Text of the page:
Hathras Conspiracy Case: Driver Arrested With Siddique Kappan Gets Bail

The Allahabad high court said no incriminating material was recovered from the possession of Mohammad Alam. He is the first out of the eight accused in the conspiracy case to be granted bail.

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New Delhi: Almost 23 months after his arrest, Mohammad Alam, a cab driver from north Delhi arrested in the Hathras conspiracy case, was granted bail on August 23 by the Allahabad high court.

Out of the eight accused, Alam is the first to be granted bail in the case. On October 5, 2020, Alam was arrested along with Siddique Kappan, a journalist from Kerala, and Atiqur Rehman and Masood, two activists of the Campus Front of India (CFI), a Muslim students’ organisation. The three men were headed to Hathras village in Uttar Pradesh where Kappan had planned to report on the case of a Dalit woman who had been gang-raped and murdered by Thakur caste men.

The Lucknow bench granted bail to Unlawful Activities (Prevention) Act (UAPA)-accused Alam on Tuesday, arguments for which had concluded before the court on August 11. The court reserved its order that day.

According to LiveLaw, Justice Ramesh Sinha and Justice Saroj Yadav granted bail because they found no complicity and involvement of “the appellant with the terrorist activities or any other activity against the nation”.

The court also distinguished his case from that of co-accused Kappan, observing that “while incriminating material was allegedly recovered from Kappan’s possession, no such incriminating material was recovered from the possession of Alam”.

“Admittedly, no such incriminating material was recovered from the possession of the present accused-appellant,” the court said, according to LiveLaw.

‘Our prayers worked’ 

“I still can’t believe it, I have been praying for two years now to hear this news,” says Bushra, Alam’s wife. Bushra and Alam’s family say they now know the law better than any of their relatives. Bushra explains that she was not aware of her husband’s arrest until she watched a news telecast named Alam as one of four people arrested at Maant, Uttar Pradesh.

“I know UAPA like the back of my hand now, I may never understand any other law, like I have understood this one, despite being educated only till Class X; they have misused it in this case,” says Bushra.

Bushra said when she met Alam in prison, he had shrunken in size and nature. She alleges that prison dulled his smile, robbed his hope and made him accept the “injustice of the situation”.

Challenges in court

Upon arrest, Alam, had been charged under the Code of Criminal Procedure (CrPC) for breaching public peace and tranquillity and days later, he and his three passengers were charged with two offences under the UAPA as well as several offences under the Indian Penal Code (IPC) and the Information Technology (IT) Act and jailed. The case has also been transferred between several police departments, leading to a series of investigative delays.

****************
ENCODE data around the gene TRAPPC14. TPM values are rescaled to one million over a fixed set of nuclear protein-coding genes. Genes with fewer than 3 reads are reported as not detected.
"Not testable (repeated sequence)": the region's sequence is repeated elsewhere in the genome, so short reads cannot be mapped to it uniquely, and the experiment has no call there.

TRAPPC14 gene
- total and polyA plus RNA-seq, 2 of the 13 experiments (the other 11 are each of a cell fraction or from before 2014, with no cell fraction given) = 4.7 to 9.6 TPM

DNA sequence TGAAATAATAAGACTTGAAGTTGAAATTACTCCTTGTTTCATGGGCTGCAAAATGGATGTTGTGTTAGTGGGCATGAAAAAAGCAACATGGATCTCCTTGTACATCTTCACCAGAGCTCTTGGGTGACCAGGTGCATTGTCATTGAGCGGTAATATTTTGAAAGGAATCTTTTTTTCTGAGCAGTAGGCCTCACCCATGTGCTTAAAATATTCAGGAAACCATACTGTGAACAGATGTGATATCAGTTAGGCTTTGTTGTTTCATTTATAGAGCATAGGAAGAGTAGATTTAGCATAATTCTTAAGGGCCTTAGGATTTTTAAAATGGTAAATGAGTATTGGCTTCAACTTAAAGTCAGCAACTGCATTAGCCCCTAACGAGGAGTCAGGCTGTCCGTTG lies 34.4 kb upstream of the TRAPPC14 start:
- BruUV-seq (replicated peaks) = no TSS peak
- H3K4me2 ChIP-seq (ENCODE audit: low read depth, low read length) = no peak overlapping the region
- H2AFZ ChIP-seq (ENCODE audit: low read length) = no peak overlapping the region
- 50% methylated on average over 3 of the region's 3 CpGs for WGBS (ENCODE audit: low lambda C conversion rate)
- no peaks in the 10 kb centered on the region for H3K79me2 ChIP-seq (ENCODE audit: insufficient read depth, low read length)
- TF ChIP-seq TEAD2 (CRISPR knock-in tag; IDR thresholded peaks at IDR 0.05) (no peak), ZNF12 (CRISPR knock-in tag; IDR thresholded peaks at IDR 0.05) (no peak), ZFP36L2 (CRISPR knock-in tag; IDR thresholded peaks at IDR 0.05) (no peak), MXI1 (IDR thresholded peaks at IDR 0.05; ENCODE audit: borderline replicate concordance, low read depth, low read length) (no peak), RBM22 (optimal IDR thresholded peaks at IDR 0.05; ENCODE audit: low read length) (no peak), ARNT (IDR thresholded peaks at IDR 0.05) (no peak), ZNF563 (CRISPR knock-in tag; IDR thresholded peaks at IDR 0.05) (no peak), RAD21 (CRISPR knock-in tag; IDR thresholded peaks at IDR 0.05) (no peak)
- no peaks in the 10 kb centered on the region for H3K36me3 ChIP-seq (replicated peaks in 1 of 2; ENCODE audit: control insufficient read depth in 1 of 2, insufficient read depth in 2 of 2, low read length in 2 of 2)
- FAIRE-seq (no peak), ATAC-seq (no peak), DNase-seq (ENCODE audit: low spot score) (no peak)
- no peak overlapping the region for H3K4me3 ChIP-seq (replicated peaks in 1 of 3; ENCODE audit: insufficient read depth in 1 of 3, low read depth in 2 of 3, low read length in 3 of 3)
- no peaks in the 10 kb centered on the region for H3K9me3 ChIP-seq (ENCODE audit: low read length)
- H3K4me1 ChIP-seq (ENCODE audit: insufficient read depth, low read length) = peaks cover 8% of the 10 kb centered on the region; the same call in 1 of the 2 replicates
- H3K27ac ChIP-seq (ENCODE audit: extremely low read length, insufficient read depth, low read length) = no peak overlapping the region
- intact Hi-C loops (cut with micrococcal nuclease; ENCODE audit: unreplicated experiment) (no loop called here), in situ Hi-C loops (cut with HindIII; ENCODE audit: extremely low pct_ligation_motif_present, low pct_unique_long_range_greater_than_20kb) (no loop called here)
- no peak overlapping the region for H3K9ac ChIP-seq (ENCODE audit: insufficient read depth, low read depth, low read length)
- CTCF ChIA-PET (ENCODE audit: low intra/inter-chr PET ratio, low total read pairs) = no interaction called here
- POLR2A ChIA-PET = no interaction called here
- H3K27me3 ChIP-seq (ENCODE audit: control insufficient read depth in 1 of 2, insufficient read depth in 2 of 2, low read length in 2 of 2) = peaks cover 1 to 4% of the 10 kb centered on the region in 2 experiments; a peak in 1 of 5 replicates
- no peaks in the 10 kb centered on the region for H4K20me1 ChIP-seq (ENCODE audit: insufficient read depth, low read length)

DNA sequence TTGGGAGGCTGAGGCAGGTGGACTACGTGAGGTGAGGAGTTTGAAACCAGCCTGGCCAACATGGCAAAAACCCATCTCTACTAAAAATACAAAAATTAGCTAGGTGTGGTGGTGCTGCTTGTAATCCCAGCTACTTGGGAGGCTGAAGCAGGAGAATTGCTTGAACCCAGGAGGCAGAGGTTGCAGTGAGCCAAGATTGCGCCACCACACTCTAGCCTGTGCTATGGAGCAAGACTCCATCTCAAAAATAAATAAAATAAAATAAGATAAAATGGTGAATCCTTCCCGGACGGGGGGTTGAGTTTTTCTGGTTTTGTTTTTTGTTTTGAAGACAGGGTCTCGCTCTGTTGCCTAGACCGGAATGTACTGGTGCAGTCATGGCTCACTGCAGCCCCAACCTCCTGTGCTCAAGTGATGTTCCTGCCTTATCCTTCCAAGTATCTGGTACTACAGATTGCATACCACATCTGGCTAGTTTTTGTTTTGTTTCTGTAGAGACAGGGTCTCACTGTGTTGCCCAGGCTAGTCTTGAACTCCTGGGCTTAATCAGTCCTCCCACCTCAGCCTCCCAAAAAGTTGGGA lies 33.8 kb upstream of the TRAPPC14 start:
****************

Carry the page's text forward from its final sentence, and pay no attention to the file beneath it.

Speaking to The Wire, Alam’s counsel Saifan Shaikh said that since the beginning of the case, their stand has been that Alam is not connected to any conspiracy alleged by the UP police. Shaikh explained that the counsel had always argued that Alam was merely a taxi driver and did not know any of the co-accused apart from his brother-in-law Danish, who had referred Alam to Rehman for the driving job, and had no links with the Popular Front of India (PFI) or CFI.

“Alam was only ferrying passengers to a location, like a normal driver, for a fare of Rs 2,400,” explained Shaikh. He said that the prosecution questioned how Alam was able to raise Rs 2.5 lakh during the COVID-19 lockdown to purchase the cab. “The cab was purchased by his relative, but only the agreement was in his name. Alam only had some Rs 17,000 in his account when his transactions were questioned,” Shaikh said.

The biggest challenge the counsel had to face while pursuing Alam’s bail was that the courts were frequently changed. Initially tried in Mathura, then transferred to Lucknow special court, because of which the counsel had to begin filing their petitions from scratch at the new court which was designated to hear the case. This, the counsel said, delayed Alam’s release.

Shaikh also explains that the UAPA, particularly section 43 (D)(5) is draconian and made it especially difficult to secure bail for Alam.

Journalist Siddique Kappan. Photo: PTI

Co-accused continue to face obstacles

Earlier this month, the Lucknow bench of Allahabad high court rejected the bail application of Siddique Kappan, arrested under UAPA and sedition charges.

Another accused in the case, Rauf Sheriff had on August 2, urged the PMLA Court, seeking permission to write his examination for MA (Political Science) from inside the prison. Hearing the petition, the court directed the jail authorities to do the needful as per the rules. 

Later, the jail authorities replied that there was no such provision in the jail manual. Hence, they were unable to facilitate him to take the exam. Then for the same, Sheriff filed a writ petition before the Lucknow bench of the Allahabad high court and was allowed to take the examination. Advocates Amarjeet Singh Rakhra, Bashith Muni Mishra, Sheeran Mohiuddin Alavi and Saifan Shaikh appeared for both Alam and Sheriff.